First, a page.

– Continue reading 

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Archaeological Survey Complete, Path Cleared to Move Gay Head Light – MV Gazette

The chairman of the lighthouse relocation committee said an archaeological survey around the Gay Head Light showed no signs of a Wampanoag settlement. Mark Lovewell

The relocation of the Gay Head Light is scheduled to proceed this spring after an archaeological survey around the Aquinnah lighthouse found nothing of significant historical interest.

The chairman of town lighthouse relocation committee said this week that the archaeological survey, conducted by Public Archaeology Lab of Pawtucket, R.I., turned up some broken pieces of pottery and other remains but nothing that would delay the relocation.

The survey was required by the Massachusetts Historical Commission in preparation for the relocation of the lighthouse, which stands at the edge of eroding cliffs on land occupied by the Wampanoag Tribe for thousands of years.

The broken pipes and pottery were discovered during an initial investigation in June that also revealed the lighthouse’s granite foundation, which was buried below the surface. The committee intends to re-expose the foundation when the lighthouse is moved. Lighthouse relocation committee chairman Len Butler said the pottery was likely from the mid-1800s.

– Read more here

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Winter Solstice Celebration 2014

THE SOLSTICE CELEBRATION HAS BEEN CANCELLED

GHLH-poster-WinterSolstice-2014

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Gay Head Light Inspires Mini-Documentary

The race against time to save the Gay Head Lighthouse is now the focus of a mini-documentary.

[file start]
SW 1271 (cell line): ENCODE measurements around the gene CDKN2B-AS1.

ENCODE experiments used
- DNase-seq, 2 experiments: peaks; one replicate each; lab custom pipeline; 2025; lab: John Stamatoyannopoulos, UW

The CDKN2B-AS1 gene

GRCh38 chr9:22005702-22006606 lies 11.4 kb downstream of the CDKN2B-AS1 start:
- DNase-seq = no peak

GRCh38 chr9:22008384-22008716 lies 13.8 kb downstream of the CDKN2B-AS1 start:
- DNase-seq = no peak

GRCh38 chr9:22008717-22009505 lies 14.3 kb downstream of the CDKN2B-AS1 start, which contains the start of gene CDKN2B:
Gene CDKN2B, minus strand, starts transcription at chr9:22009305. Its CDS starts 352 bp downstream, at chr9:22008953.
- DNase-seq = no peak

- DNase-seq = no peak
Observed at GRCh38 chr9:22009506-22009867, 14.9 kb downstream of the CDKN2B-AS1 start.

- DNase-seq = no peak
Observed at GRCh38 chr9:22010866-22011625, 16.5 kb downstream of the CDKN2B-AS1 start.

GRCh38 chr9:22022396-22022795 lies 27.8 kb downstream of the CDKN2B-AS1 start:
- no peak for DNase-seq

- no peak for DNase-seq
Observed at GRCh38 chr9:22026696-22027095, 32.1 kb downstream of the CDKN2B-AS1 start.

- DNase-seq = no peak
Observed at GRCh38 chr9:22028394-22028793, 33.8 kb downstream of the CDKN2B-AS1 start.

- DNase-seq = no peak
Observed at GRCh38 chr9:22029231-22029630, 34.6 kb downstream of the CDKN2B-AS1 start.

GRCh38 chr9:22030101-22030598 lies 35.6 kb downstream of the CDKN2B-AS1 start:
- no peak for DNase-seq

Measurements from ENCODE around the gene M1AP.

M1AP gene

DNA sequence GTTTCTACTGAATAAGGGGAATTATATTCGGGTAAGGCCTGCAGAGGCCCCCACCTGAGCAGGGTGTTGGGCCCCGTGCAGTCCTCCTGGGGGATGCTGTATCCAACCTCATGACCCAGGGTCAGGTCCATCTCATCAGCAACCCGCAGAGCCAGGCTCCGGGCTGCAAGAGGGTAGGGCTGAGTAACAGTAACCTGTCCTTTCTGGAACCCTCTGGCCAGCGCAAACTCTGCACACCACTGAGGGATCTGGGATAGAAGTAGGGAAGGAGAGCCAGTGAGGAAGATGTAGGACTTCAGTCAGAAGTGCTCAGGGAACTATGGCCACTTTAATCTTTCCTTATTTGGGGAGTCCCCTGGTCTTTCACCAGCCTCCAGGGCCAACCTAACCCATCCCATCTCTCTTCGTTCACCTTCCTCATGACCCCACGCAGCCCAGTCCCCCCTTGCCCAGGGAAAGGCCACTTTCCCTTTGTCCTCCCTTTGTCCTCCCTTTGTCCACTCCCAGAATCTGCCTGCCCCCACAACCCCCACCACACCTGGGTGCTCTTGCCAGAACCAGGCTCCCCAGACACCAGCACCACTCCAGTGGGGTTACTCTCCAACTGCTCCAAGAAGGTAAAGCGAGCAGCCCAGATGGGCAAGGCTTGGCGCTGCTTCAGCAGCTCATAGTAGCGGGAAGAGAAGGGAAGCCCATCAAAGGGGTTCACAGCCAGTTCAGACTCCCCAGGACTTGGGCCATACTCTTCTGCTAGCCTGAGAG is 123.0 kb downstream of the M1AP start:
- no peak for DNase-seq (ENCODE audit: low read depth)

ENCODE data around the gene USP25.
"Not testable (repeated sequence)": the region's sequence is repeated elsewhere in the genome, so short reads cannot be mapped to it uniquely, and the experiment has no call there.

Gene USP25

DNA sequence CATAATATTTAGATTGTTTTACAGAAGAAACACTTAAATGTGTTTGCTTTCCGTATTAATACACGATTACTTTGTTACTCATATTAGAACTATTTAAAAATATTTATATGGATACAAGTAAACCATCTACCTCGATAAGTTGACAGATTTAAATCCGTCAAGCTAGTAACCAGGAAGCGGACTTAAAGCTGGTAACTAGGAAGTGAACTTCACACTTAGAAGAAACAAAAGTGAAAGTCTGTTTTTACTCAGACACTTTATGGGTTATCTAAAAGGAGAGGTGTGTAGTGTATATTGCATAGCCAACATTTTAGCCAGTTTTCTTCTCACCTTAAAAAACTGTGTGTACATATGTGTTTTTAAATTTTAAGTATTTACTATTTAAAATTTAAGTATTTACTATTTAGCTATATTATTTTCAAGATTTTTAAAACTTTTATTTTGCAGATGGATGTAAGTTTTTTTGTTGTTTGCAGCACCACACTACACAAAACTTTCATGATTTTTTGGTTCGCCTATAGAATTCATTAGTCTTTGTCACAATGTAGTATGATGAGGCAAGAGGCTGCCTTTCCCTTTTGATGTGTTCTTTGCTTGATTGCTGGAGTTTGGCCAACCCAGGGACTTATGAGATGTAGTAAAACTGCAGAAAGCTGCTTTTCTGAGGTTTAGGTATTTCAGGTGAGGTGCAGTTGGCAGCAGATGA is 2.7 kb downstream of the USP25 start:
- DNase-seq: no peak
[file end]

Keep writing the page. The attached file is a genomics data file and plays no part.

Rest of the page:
“The Light at the Edge of the Cliff” is a short documentary written, narrated and produced by Rebecca Taylor, a former television reporter who now serves as director of the broadcast journalism program at Siena College outside Albany, New York.

“I thought it was an important story to tell, about preserving a part of the past for future generations before it’s too late,”  explains Taylor, who shot the short doc during visits to the island this summer.

Captivated by the island’s profound connection to the Gay Head Lighthouse, Taylor sought to chronicle the historical significance of the landmark.  The documentary features archival photos courtesy of the Martha’s Vineyard Museum.

“The photographs really illustrated what a staple this landmark has been throughout the island’s history,” said Taylor, who expressed sincere gratitude to library assistant Bow Van Riper for his cooperation in obtaining archival materials.

Taylor plans to submit the project to various academic conferences and festivals.  She is also exploring funding opportunities to return to the island this spring to create an extended version of the project featuring additional interviews.

Contact Rebecca Taylor at retaylor@siena.edu.

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After Debate, Aquinnah Approves Purchase of Land Near Lighthouse – MV Gazette

Marjorie Spitz addresses the floor at Aquinnah special town meeting Thursday.

Marjorie Spitz addresses the floor at Aquinnah special town meeting Thursday.

After a lengthy and emotional debate Thursday, Aquinnah voters narrowly approved the purchase of two properties near the spot where the Gay Head Light is expected to be relocated next spring.

The two properties, known collectively as the Manning-Murray property, consist of about .37 acres and will be purchased for $590,000. About half the cost will be paid for by community preservation act funds and the half will be borrowed in notes and bonds.